The name removal comes amid a broader cultural reckoning over the racist symbolism in town squares, state parks, universities and sports franchises. The effort gained momentum after a deadly white supremacist rally in 2017 in Charlottesville over a Confederate monument of Robert E. Lee, and was further energized by the killing of Mr. Floyd.
Native American groups have long protested the use of Indigenous nicknames and mascots, but the movement gained new allies amid the nationwide protests against racial injustice.
On Monday, the Washoe Tribe of Nevada and California commended the resort for the name change, calling it a “bold” decision.
“They were willing to do it,” Serrell Smokey, the tribe’s chairman, said in an interview. “They were not forced. Of course the tribe pushed them for many years. But the fact that they were willing to do the right thing and get rid of this very hurtful word that was in the name of their resort was just really bold.”
Mr. Smokey said that Native American communities across the country had been working for years to remove “squaw” from place names.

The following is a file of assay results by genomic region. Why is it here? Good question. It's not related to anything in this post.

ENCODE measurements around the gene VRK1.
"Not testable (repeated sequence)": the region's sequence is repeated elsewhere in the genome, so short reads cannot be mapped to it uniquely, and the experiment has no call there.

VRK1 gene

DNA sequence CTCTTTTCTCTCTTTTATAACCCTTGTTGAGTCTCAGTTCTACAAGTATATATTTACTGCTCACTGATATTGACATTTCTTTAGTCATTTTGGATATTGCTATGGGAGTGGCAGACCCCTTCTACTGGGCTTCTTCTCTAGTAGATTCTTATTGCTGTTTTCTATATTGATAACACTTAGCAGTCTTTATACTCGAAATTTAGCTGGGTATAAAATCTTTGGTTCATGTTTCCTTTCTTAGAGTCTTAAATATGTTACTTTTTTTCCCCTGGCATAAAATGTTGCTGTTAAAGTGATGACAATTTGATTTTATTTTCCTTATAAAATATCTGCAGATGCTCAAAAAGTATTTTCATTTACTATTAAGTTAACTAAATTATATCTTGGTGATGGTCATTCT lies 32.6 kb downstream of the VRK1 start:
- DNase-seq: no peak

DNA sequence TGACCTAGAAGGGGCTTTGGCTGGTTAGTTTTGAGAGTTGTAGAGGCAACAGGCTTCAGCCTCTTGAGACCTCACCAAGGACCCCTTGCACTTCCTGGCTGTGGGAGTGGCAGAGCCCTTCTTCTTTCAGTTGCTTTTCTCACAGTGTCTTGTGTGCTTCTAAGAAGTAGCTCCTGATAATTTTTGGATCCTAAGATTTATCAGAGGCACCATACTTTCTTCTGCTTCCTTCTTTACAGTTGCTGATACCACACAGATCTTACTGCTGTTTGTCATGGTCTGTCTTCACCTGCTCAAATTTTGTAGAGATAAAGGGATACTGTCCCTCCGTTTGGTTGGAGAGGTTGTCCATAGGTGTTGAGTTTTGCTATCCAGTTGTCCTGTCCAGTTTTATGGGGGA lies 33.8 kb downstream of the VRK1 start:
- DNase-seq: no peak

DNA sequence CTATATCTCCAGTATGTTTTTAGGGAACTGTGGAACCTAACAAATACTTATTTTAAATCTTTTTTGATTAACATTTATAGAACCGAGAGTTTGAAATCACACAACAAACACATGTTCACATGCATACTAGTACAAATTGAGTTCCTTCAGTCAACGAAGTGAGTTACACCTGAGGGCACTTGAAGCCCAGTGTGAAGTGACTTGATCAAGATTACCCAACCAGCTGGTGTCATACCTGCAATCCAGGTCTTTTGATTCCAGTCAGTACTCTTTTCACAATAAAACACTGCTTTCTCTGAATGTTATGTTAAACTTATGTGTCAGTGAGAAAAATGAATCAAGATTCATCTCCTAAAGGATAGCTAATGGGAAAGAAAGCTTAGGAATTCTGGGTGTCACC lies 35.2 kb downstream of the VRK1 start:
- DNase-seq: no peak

“It affects all Native people across the country,” he said. “It was a term that was used to belittle others, mainly women, to dehumanize them so that it was OK for them in the eyes of the Americans to be abused, murdered, raped and turned into slaves.”
He added, “It’s also a term that somehow along the way just became accepted.”
Last year, under pressure from corporate sponsors, the Washington football team announced it would drop its “Redskins” name and Indian head logo, a forced turnaround by the team’s owner, Daniel Snyder, who for years had said that he would never change the name. In December, Cleveland’s baseball team announced it would abandon the name “Indians.”